Fire up the 650cc engines and we left San Juan del Sur with everyone watching.  The ride to the ferry dock for Omotepe was half an hour long and we showed up well before the girls.  As soon as we stopped a blanket of sand flies completely covered us from head to toe and the bikes as well.  They looked like miniature mosquitos and there were millions of them, but they didn’t bite.  I sat and watched some Nicaraguans play a simplified version of baseball while the flies swarmed all over me.  They were so small you couldn’t even feel them.  In total we waited about two hours for the next ferry.  By that time of course Anna and Kim had arrived.

We all went to board down on the dock.  My stomach sank when I saw the boat.  It had a wooden hull with a lower seating area that was covered by the pilot house and a luggage storage deck.  I looked around to find the bike ramp, there was none.  We pulled up to the passenger loading ramp and the crew all all looked at each other when they saw the size of our machines.  They discussed a plan and then pulled out the solution: a flimsy wooden plank ten feet wide by two feet wide.  One of the crew came up to me and told me not to worry about my bike… good sign.  I sat there as terrified as I’ve been the entire trip and watched four Nicaraguans push my 500 pound bike up a steep angle ramp over a five foot gap onto a rocking boat.  One misstep and it would have ended up at the bottom of the lake.  I knew they didn’t have insurance to cover that (neither do I); and judging the condition of the boat there would be no money to squeeze out of them should I lose all my worldly possessions.  But like they’ve done it 1,000 times, the bike crawled up the ramp without incident and was tied down on the deck moments later.  I don’t even know why I was worried, this is the third world.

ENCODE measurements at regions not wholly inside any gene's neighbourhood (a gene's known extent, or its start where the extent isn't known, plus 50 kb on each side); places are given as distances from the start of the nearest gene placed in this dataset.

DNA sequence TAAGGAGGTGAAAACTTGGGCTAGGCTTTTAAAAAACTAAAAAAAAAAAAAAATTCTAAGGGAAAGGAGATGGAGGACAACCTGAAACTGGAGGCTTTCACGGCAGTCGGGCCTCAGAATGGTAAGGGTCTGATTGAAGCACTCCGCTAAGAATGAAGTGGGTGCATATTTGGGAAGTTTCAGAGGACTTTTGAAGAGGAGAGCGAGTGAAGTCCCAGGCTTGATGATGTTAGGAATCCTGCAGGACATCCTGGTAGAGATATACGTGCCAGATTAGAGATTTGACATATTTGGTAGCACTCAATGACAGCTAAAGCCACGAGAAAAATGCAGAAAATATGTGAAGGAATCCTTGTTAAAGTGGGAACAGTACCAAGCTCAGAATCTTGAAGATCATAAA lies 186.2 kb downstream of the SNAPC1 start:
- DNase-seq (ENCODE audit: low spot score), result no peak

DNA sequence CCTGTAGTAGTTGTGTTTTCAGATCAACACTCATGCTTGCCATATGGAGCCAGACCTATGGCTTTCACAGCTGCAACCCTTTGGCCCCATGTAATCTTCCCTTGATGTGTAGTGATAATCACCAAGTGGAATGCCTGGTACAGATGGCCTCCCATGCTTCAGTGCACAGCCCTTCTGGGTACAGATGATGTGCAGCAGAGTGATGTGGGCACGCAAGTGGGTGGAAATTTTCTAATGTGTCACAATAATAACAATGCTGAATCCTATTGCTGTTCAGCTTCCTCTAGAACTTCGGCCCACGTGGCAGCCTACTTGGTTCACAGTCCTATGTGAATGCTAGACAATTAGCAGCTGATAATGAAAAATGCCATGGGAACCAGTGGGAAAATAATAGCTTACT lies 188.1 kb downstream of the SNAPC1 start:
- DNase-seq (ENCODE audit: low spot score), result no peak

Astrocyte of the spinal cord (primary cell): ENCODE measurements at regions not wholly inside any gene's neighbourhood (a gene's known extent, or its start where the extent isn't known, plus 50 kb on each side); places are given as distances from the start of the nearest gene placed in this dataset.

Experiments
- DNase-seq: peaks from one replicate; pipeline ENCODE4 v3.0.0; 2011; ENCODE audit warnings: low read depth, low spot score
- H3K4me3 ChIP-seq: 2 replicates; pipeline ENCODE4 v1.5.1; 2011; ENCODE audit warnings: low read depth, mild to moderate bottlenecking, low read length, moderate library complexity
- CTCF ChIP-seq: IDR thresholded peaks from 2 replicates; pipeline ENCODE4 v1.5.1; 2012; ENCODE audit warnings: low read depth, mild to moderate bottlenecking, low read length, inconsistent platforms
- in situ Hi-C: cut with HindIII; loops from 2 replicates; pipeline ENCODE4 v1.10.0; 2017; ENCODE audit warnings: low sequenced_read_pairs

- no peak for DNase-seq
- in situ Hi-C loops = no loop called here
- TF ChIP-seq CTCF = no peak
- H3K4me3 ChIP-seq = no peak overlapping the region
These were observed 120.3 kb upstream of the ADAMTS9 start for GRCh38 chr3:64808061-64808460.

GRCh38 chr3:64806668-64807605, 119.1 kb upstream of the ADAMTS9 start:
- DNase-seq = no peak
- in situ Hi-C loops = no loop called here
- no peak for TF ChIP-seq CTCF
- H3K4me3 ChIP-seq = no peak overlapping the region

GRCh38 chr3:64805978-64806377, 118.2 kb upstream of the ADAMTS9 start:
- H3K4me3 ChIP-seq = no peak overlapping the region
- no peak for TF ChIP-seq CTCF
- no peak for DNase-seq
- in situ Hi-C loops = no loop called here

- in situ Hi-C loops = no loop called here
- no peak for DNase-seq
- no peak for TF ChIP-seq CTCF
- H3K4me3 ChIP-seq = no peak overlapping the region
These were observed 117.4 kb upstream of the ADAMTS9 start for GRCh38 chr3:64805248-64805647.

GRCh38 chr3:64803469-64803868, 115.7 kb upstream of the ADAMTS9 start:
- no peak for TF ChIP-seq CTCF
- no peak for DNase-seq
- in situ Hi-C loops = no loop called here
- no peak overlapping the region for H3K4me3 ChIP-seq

The boat pulled out and chugged along barely faster than a swimmer’s pace.  All the gringos sat on top and watched their luggage for the hour long voyage and by the end we had all sunburned noticeably.  We found a cheap hostel with dorm beds for $7 and private rooms for $10/person.    Anna and Kim only had one day on Omotepe so after everyone moved in they were in a hurry to get out and see some of Lonely Planet’s (a very popular travel guide book) best recommendations.  We started talking with the hostel host and he offered to take us to a popular beach called Santo Domingo in his car for $5 each.  It was a forty minute drive around the big volcano to the north side of the land bridge between the two.